“Life in Honduras is complicated,” he said, crying whenever he spoke of the daughter he left behind with relatives because she has a medical condition and would have been unable to easily travel with the caravan.
Rafael worked in Honduras, making approximately $120 a month, which was enough to feed and clothe his children when they had their own home. That was no longer the case after the hurricanes, when he would have only had roughly $20 remaining after paying rent.
“There are better opportunities in Mexico,” said Rafael, who has no plans to go to the US. He hopes to find work in Mexico to send money home for his daughter’s medical care.
‘Sometimes we eat, sometimes we do not’
Guatemalan authorities have sent back approximately 1,000 people to Honduras. Some have opted to return, while others have been forced to head back from border areas and checkpoints set up along highways in several parts of the country.
Marlen Munoz was stopped at the Vado Hondo blockade on Saturday. She sat under a canopy tent that evening, keeping watch over her sleeping children, aged six, 14, and 15.
“From Thursday when we arrived at the [San Pedro Sula bus station] until now, I have not slept,” Munoz told Al Jazeera. “The walk has been difficult.”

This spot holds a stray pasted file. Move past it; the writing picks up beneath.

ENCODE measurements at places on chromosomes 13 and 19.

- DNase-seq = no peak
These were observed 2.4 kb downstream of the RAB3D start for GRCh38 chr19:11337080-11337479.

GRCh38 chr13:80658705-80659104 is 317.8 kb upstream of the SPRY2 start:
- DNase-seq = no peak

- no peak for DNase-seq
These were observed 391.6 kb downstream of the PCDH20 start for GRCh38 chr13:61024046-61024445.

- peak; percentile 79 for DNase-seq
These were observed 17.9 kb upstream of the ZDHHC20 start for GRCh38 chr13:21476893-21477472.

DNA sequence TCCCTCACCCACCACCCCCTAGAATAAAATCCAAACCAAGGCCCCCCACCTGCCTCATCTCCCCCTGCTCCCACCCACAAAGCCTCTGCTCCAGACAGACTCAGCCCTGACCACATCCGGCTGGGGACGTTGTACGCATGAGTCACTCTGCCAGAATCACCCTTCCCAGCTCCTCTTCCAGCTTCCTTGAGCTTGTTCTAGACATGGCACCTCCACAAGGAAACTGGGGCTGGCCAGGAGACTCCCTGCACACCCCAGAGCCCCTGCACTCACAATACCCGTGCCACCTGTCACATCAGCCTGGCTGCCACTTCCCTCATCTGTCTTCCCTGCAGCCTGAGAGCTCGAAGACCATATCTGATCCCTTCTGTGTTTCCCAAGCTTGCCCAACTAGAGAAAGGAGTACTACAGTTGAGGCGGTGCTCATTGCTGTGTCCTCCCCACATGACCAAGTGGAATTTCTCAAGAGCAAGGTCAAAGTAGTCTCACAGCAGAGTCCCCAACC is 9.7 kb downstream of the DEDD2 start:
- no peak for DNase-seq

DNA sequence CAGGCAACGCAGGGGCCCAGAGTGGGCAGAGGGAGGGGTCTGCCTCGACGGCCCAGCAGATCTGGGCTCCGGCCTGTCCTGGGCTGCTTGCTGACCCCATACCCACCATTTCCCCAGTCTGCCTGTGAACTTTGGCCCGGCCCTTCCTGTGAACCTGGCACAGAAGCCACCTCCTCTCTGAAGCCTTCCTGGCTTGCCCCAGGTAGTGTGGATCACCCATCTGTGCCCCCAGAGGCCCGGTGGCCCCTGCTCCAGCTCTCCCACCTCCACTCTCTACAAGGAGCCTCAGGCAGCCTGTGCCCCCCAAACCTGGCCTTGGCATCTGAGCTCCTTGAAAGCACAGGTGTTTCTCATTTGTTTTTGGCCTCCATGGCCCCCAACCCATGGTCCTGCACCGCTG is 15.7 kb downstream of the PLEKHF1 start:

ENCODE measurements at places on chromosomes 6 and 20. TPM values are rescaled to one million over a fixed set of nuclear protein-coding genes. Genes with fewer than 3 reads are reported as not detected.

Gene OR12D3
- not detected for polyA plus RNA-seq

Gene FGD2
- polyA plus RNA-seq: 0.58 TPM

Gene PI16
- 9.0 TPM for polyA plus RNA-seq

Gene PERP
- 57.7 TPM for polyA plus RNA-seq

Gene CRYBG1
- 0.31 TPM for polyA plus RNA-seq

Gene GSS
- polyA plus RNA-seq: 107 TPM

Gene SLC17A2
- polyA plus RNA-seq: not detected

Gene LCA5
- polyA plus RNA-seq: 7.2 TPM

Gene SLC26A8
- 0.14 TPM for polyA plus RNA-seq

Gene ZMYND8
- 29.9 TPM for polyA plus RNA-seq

Prior to the COVID-19 pandemic, Munoz cleaned homes and sold beauty products to make enough to feed her family in a village roughly 44 miles (71km) south of San Pedro Sula. But she lost all her work when the government implemented strict coronavirus lockdown measures.
“I am a single mother,” said Munoz, who is hoping to reach the US. “Sometimes we eat and sometimes we do not.”
When a group of Hondurans pushed through military and police lines on Saturday, Munoz grabbed her children and ran away from the area back towards the border, fearing for her children’s safety. She said she knows they might eventually be forced to return home, but decided to wait and see, keeping an eye on the military and police presence.
“We are hoping they will let us pass,” she said.